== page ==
April 23, 2017

What is Medical Coding in Clinical Research?

A person who wants to work in medical coding in clinical research will usually require an Associates’ degree. Many schools offer concentrations specifically in medical coding and billing. Some employers  may prefer a two-year nursing degree. A special certification is also required prior to beginning work as as medical coder in a research setting. You can become a recognized Registered Health Information Technician through the American Health Information Management Association. To receive this certification, you’ll need to have an Associates degree and pass an exam. Several other organizations provide similar certifications.

 

Once hired, a  medical coding in clinical research will have a lot of responsibilities that require their full attention. Extensive reviews of the research subjects’ information is done, with attention paid to any variations. The data received is prepared according to strict compliance standards, and must be consistently accurate. Good communication with the rest of the staff is essential, since a coder will sometimes need to address problems that may arise with the data. It is also important to stay informed about any changes to current billing technology, since the standards change on a regular basis.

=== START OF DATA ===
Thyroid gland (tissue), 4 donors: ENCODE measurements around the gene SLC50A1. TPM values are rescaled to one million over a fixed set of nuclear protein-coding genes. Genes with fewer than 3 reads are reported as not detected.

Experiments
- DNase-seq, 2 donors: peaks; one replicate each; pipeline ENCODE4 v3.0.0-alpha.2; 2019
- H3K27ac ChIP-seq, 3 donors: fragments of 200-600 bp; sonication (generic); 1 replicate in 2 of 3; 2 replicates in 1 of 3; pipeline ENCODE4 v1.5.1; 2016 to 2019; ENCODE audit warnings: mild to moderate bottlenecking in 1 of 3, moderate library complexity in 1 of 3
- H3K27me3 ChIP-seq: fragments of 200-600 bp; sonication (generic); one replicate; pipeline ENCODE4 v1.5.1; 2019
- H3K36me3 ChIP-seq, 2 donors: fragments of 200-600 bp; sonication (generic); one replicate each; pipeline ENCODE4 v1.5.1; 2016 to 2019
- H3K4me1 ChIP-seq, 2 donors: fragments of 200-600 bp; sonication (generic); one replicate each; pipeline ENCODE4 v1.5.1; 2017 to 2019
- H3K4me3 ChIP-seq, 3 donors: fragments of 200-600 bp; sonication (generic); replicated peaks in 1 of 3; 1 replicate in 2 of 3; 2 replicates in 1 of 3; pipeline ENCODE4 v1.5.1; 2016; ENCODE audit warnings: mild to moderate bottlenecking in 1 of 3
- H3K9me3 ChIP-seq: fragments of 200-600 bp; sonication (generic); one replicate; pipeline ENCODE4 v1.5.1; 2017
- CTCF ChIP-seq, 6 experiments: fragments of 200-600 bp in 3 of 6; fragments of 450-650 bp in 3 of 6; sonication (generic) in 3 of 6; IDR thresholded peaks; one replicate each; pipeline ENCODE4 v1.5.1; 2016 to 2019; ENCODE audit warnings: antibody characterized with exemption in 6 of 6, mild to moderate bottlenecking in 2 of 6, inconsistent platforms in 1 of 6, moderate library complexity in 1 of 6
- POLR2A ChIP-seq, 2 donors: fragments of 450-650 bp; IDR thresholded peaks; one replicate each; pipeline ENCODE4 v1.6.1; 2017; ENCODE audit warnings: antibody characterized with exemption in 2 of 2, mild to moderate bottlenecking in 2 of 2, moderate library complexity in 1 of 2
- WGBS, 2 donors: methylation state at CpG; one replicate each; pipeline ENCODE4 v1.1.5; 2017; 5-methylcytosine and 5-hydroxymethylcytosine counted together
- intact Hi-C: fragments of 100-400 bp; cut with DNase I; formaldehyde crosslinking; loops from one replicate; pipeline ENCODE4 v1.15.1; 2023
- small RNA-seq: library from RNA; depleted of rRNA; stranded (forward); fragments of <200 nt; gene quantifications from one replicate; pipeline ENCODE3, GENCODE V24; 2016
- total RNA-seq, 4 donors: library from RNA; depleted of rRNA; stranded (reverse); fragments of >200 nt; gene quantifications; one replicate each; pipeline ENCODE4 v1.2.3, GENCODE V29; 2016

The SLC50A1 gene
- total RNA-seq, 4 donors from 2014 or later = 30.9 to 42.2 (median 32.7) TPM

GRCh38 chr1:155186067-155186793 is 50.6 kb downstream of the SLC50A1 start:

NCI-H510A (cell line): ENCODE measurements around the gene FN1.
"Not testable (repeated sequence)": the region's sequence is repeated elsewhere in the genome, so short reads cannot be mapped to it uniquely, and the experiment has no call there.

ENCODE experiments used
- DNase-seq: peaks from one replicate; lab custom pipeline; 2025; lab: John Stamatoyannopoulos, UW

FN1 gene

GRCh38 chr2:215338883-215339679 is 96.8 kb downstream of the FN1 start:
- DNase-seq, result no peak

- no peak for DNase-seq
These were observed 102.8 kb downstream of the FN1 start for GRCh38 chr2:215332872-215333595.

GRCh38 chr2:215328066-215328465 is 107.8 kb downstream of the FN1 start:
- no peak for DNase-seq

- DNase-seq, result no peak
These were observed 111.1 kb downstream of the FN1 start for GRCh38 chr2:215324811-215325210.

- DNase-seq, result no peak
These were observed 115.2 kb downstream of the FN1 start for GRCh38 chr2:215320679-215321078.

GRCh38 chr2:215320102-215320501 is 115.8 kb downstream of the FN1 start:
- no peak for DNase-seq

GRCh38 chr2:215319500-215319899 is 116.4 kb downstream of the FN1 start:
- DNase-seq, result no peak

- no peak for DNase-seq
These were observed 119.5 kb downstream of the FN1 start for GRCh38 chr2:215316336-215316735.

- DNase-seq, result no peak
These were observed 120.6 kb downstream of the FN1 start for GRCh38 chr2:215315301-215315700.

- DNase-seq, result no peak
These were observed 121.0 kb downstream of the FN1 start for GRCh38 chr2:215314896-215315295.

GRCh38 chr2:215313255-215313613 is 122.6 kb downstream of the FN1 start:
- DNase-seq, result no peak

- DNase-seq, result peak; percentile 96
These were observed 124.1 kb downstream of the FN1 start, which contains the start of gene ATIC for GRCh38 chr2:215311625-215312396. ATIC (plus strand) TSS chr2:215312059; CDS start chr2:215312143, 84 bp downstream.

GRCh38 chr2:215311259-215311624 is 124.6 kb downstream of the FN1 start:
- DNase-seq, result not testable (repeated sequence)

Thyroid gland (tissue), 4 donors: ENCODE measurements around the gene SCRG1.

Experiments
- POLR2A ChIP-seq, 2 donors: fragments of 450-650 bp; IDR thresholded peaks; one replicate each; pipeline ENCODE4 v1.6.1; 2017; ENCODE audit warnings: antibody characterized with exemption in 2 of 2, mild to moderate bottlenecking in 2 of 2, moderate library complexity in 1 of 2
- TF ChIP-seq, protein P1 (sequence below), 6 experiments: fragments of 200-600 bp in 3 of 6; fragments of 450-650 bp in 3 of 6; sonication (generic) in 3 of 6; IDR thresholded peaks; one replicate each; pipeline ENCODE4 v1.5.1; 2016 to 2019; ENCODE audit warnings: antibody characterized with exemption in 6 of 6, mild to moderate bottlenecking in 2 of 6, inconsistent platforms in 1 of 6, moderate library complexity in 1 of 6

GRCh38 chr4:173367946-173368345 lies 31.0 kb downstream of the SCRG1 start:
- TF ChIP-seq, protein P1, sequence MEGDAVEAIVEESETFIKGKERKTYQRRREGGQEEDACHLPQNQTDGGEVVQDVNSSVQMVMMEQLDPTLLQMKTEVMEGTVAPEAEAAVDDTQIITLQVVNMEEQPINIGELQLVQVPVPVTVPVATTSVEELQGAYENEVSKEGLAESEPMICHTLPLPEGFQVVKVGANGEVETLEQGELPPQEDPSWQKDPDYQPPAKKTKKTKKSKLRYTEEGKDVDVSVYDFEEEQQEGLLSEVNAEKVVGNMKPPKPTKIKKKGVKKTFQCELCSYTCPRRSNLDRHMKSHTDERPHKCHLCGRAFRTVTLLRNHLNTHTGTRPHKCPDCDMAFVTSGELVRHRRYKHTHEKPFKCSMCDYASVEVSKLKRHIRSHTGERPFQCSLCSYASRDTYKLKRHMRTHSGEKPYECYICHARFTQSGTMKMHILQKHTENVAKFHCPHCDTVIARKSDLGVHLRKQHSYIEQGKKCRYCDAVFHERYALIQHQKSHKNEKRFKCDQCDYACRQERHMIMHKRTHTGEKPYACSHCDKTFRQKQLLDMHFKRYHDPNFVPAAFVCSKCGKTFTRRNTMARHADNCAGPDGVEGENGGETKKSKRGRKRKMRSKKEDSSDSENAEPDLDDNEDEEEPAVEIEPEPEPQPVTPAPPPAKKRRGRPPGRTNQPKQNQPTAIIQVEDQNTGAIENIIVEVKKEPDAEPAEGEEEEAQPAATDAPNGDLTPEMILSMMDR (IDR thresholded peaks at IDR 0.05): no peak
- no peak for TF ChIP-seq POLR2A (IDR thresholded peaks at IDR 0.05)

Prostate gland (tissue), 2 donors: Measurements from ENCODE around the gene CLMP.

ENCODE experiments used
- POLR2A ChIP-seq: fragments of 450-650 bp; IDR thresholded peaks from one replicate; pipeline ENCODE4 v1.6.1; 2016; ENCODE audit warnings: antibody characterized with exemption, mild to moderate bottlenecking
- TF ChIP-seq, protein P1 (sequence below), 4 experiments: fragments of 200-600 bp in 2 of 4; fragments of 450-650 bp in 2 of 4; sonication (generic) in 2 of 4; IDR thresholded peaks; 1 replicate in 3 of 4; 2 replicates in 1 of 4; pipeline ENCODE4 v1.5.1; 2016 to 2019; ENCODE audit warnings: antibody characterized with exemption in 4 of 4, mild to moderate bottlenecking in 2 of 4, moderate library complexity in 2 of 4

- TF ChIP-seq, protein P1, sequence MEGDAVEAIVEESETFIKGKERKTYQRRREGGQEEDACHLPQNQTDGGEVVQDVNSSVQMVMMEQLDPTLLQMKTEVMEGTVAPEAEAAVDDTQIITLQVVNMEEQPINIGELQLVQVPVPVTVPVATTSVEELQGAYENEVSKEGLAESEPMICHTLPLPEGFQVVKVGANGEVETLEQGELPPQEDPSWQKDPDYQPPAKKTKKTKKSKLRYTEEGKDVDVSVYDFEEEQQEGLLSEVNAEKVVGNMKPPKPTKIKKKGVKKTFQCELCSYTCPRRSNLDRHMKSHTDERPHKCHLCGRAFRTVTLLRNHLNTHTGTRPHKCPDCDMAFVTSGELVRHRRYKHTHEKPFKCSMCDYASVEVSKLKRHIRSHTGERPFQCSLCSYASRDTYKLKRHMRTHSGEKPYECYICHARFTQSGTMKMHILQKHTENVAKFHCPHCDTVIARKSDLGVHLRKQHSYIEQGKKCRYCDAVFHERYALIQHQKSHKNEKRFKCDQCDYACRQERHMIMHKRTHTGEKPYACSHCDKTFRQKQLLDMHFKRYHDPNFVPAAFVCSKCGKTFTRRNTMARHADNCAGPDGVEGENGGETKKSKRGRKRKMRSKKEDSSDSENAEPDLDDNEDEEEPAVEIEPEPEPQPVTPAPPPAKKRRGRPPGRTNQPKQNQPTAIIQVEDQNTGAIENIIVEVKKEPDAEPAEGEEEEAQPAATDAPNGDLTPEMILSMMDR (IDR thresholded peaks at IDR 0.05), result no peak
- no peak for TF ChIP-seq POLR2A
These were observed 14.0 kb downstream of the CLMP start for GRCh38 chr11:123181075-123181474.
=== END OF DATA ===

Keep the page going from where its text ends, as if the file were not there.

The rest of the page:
A person with a background in medical coding in clinical research can work in a variety of different settings. Many hospitals, especially those that are affiliated with medical schools, have a need for qualified research coders. Clinical research is also commonly conducted in many doctors’ offices and clinics. The basic education required for research-related coding also qualifies you to work as a standard medical coder in a healthcare setting. The starting salary varies by state and metro area. Average salaries range from $25,000 a year to $50,000 or above.

 

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